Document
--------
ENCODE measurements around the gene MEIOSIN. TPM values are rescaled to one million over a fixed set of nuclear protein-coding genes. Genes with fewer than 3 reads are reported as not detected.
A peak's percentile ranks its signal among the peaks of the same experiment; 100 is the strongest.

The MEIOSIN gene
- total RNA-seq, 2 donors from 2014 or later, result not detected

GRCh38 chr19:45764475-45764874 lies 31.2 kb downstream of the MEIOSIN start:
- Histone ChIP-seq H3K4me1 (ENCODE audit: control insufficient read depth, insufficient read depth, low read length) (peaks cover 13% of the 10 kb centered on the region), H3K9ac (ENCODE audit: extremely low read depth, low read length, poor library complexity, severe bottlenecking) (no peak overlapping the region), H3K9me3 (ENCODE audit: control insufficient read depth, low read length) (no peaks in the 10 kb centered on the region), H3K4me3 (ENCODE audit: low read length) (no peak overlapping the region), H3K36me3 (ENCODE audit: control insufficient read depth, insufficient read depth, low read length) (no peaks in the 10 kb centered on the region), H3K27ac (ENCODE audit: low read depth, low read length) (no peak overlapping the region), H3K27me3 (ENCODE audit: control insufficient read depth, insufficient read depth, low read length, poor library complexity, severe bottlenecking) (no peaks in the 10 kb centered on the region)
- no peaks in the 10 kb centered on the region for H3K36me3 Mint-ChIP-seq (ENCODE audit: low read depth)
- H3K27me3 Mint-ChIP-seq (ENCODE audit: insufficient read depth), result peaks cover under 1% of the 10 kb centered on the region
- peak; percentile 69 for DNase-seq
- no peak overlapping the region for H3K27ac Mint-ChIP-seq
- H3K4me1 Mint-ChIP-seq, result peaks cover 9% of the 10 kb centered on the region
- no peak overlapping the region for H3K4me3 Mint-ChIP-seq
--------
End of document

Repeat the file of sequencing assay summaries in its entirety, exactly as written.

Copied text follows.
ENCODE measurements around the gene MEIOSIN. TPM values are rescaled to one million over a fixed set of nuclear protein-coding genes. Genes with fewer than 3 reads are reported as not detected.
A peak's percentile ranks its signal among the peaks of the same experiment; 100 is the strongest.

The MEIOSIN gene
- total RNA-seq, 2 donors from 2014 or later, result not detected

GRCh38 chr19:45764475-45764874 lies 31.2 kb downstream of the MEIOSIN start:
- Histone ChIP-seq H3K4me1 (ENCODE audit: control insufficient read depth, insufficient read depth, low read length) (peaks cover 13% of the 10 kb centered on the region), H3K9ac (ENCODE audit: extremely low read depth, low read length, poor library complexity, severe bottlenecking) (no peak overlapping the region), H3K9me3 (ENCODE audit: control insufficient read depth, low read length) (no peaks in the 10 kb centered on the region), H3K4me3 (ENCODE audit: low read length) (no peak overlapping the region), H3K36me3 (ENCODE audit: control insufficient read depth, insufficient read depth, low read length) (no peaks in the 10 kb centered on the region), H3K27ac (ENCODE audit: low read depth, low read length) (no peak overlapping the region), H3K27me3 (ENCODE audit: control insufficient read depth, insufficient read depth, low read length, poor library complexity, severe bottlenecking) (no peaks in the 10 kb centered on the region)
- no peaks in the 10 kb centered on the region for H3K36me3 Mint-ChIP-seq (ENCODE audit: low read depth)
- H3K27me3 Mint-ChIP-seq (ENCODE audit: insufficient read depth), result peaks cover under 1% of the 10 kb centered on the region
- peak; percentile 69 for DNase-seq
- no peak overlapping the region for H3K27ac Mint-ChIP-seq
- H3K4me1 Mint-ChIP-seq, result peaks cover 9% of the 10 kb centered on the region
- no peak overlapping the region for H3K4me3 Mint-ChIP-seq